This is a pretty notorious Japanese horror film. It’s mostly noted for its extreme depiction of torture at the end of the movie. It’s sensational in the sense of producing a startling effect for sure. But the thing I like most about this film is the fact that director Takashi Miike understood perfectly is that he had to do four things to balance the horrible violence of the end of this film: 1) He had to tell an interesting story from the beginning. 2) He had to take his time doing it. 3) He had to establish motive for both of the main characters’ actions. AND 4) He had to give us just as much suggested violence as actual depicted violence.
The thing I’d like to discuss is his use of WHITE as a color symbol in this film. It’s not a big stretch to interpret why the female shows up wearing white. She is there to audition for the part of this guy’s new wife in his real life. The audience know this, so when we see her in all white, acting very demure…we buy into it as much as the main character does. In Western culture white is a symbol of innocence and purity. We associate it with nurses giving aid, brides on the wedding days, and white candles have religious connections. Snow is pure and white so there’s a link to nature.
However, white also has some negative associations. For example, waving the white flag is a sign of surrender. In our everyday lives, we tend to see things as black or white. In Asian culture, white is also a symbol of Death, as they traditionally wore white at funerals. Miike choosing to put his female antagonist in all white in almost every shot, even when she strips she’s wearing white bra and panties, is a conscious effort to manipulate the audience to sympathize with this character from the beginning when she shows up for the audition – a ridiculous process created by two men in order to choose a new wife from a line-up of women who think they are auditioning for a movie part. So there’s deception from the get go on the part of our male lead. His punishment at the end should come as no surprise. It may be worth mentioning that he is wearing very dark colors from the beginning as well. Not until he is stripped at the end to endure his punishment do we see him as an innocent, naked as a newborn.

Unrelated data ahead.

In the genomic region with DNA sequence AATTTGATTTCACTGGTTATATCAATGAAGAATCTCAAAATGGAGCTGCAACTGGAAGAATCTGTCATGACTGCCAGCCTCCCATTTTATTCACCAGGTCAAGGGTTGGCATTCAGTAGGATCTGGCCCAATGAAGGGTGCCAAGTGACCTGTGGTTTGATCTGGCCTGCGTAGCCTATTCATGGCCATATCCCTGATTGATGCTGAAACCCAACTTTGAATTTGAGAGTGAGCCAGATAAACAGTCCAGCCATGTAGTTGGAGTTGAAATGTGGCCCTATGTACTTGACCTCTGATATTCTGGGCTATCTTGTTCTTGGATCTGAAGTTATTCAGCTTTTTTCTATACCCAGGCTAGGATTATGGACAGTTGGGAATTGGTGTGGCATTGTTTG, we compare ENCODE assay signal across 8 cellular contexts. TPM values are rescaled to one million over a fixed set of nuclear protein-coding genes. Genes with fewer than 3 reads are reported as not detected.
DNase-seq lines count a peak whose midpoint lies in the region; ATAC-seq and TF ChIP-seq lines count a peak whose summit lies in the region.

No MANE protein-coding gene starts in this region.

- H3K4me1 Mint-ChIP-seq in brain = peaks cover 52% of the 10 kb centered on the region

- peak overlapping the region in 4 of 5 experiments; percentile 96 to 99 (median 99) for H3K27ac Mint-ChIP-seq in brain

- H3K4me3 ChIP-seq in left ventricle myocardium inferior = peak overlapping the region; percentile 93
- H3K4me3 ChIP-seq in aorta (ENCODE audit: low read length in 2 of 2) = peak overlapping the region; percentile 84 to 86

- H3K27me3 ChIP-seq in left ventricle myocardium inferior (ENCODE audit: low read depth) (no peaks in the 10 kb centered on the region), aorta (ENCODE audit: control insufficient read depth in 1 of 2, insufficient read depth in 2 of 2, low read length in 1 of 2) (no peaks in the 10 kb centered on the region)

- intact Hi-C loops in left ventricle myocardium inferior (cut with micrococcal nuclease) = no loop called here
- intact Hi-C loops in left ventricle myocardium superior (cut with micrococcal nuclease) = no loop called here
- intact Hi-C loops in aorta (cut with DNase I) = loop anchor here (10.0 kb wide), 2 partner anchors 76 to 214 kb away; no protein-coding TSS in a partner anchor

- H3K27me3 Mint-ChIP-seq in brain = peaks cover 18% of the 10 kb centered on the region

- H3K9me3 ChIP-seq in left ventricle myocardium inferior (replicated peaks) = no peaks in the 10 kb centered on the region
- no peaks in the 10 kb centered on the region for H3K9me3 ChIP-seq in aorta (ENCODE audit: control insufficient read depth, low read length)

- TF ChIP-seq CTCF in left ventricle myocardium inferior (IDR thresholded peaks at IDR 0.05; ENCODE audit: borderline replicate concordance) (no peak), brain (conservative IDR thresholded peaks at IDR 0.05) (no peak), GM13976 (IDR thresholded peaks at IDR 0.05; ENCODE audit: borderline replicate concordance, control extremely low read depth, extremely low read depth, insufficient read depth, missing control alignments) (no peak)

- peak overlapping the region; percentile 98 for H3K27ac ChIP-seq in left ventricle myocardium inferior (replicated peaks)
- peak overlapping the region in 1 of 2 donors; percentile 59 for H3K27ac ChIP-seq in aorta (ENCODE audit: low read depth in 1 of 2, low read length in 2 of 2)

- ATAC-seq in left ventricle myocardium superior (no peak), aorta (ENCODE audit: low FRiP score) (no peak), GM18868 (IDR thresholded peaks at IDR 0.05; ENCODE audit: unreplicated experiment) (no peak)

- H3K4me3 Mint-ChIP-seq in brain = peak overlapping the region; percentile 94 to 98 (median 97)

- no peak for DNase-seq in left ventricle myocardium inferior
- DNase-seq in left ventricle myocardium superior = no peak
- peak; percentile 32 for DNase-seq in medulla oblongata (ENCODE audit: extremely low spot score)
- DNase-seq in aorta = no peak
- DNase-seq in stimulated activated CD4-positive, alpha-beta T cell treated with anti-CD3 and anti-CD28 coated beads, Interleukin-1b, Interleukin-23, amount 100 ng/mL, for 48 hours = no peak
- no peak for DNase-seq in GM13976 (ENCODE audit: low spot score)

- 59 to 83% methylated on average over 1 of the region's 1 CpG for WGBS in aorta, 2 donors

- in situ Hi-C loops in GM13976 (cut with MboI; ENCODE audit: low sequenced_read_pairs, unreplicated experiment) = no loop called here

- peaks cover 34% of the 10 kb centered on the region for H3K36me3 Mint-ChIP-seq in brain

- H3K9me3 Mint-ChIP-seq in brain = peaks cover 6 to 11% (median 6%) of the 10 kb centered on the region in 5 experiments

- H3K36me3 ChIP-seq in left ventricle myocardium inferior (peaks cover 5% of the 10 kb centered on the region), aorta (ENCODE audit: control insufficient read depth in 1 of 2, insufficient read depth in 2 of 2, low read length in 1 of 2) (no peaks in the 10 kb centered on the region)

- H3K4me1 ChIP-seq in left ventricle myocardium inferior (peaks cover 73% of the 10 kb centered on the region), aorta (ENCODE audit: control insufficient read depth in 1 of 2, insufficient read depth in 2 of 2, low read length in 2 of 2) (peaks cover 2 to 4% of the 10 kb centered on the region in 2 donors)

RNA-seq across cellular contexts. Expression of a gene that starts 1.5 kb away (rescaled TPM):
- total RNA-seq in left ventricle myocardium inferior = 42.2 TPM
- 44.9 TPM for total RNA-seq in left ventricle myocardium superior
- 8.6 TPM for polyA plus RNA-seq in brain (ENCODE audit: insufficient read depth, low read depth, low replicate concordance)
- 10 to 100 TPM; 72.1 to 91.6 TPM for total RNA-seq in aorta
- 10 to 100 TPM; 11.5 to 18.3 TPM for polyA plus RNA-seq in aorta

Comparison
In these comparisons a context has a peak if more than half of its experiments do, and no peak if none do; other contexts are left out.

It would be difficult to justify the WHY does he deserve this treatment, but there are subtle signs all along the way. And the real reason, for me anyway, is very Greek-Tragedy in essences…he makes a promise he cannot keep. Breaking oaths in the Greek culture was tantamount to telling the Gods to go screw themselves, especially Zeus, the god of oath keeping (which is also a joke as he cheated on his wife every chance he got). It didn’t turn out well for Jason and Medea! The man promises the woman that he will love only her…forgetting in the moment, I guess, that he has a son…and a dog whom she kills. Add to that he says in the film, “Even if she causes trouble…I can handle it.” Kind of full of hubris there and the gods never like that.
Miike spends much of the film showing us bits and pieces of the trauma that created the woman. We see her motivation. This movie reminds me of Hostel (2005) in several ways. There’s the extreme violence, for sure, but there’s also the cautionary tale…in Hostel it’s “Be careful who you sleep with when you’re backpacking through Europe!” and in Audition it’s “Asian woman may seem exotic and demure, but there are consequences for exploiting them.” And oh yeah…white may not mean what you think it means!